Trillium is a genus of about 40-50 species of perennial herbaceous flowering plants, native to temperate regions of North America and Asia. They used to be treated in the family Trilliaceae or Trillium family, a part of the Liliales or Lily order. The AGP II treats Trilliaceae as a synonym of the family Melanthiaceae. Common names include trillium, wakerobin, and birthroot. The above ground parts of Trilliums are scapes with three large, leafy bracts with the true leaves reduced to underground papery coverings around the rhizomes.
In the east of North America, the most common is Trillium grandiflorum (Large-flowered Trillium). This plant has a large, often white, three-petaled flower above three broad bracts that look like leaves. The name was given by Linnaeus. Trillium grandiflorum is often the first wildflower noticed by casual walkers; other spring wildflowers are much less apparent.
In western North America, a typical species is Trillium ovatum (Western Trillium) also with white flowers, that slowly turn into a shade of purple in the middle of spring.
Picking Trillium for their flower can seriously injure the plant. The three leaves (more correctly leafy bracts) below the flower are the plant's only ability to produce food stores and a picked trillium can take many years to recover. For this reason in many areas, e.g. British Columbia, Michigan, New York, Minnesota, and Washington, it is illegal to pick and/or transplant trilliums from public lands with out a permit from the State.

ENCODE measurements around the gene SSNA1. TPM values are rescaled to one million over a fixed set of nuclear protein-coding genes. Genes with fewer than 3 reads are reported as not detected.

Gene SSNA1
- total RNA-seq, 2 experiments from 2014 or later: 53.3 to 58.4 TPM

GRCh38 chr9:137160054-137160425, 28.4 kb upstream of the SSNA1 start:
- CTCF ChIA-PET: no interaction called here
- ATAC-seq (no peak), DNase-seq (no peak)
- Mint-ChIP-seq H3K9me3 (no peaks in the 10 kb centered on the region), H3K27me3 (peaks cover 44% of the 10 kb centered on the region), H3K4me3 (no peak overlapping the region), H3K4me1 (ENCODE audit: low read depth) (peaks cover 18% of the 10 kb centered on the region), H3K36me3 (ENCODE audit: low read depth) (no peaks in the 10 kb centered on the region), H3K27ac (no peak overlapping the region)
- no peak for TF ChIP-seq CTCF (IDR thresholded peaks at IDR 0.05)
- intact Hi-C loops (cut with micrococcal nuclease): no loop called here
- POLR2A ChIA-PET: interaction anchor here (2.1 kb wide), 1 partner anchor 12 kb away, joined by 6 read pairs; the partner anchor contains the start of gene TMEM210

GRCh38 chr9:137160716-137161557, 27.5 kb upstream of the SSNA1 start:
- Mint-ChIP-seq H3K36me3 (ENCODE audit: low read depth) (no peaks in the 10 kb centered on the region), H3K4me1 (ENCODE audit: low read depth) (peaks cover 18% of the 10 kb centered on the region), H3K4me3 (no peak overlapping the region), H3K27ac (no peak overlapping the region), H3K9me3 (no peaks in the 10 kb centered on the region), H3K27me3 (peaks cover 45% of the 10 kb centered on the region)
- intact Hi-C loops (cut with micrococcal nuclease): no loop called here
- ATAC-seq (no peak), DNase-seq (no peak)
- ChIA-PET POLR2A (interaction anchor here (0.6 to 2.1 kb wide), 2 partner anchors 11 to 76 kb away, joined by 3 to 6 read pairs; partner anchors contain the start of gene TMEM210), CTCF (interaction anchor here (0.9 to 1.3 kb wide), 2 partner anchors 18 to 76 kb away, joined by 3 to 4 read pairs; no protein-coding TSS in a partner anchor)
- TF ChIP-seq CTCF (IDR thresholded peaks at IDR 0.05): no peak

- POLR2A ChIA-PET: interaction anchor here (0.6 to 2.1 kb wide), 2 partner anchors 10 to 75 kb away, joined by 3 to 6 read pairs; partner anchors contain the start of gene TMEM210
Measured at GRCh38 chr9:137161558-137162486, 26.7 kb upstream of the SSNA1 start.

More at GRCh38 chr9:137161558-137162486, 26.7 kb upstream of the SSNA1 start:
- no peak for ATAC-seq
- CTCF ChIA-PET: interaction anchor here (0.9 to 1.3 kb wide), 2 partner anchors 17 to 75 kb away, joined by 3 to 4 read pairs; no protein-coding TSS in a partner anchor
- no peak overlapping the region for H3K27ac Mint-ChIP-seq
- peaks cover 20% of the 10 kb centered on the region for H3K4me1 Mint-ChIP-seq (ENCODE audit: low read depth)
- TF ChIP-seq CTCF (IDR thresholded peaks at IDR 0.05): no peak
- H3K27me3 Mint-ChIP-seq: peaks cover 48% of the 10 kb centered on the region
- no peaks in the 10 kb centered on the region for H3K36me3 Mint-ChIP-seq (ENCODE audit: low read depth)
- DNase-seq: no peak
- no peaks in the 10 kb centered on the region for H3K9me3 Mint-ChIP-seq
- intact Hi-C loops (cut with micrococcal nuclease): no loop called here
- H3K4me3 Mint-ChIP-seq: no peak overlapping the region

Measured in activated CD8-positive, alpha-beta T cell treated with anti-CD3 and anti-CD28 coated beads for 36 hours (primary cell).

While it is a popular belief that it is illegal to pick the common Trillium grandiflorum (white trillium) in Ontario, in reality no such law actually exists. However, the rare Trillium flexipes (drooping trillium) is protected by law in Ontario, because of its very small Canadian population.
Trillium is one of many plants whose seeds are spread by ants and mice. Trillium seeds have a fleshy organ called an elaiosome that attracts ants. The ants take the seeds to their nest, where they eat the elaiosomes and put the seeds in their garbage, where they can be protected until they germinate. They also get the added bonus of growing in a medium made richer by the ant garbage.
Some trilliums have a flower which is bent downward, below the leaves.
A white trillium serves as the emblem and official flower of the Canadian province of Ontario. It features prominently on the Franco-Ontarian flag.
Trillium grandiflorum, commonly known as white trillium, great white trillium, white wake-robin, or in French as trille blanc, is a perennial monocotyledonous plant in the lily family. It is native to eastern North America from southern Canada in the north, south in the United States through the Appalachian Mountains into northernmost Georgia and west to Minnesota. There are also several disjunctive populations, such as in Nova Scotia and Iowa. The plant is most common in rich deciduous and mixed upland forests. It is easily recognised by its attractive three-petaled white flowers, opening from the late spring to the early summer, that rise above a whorl of three, leaf-like bracts.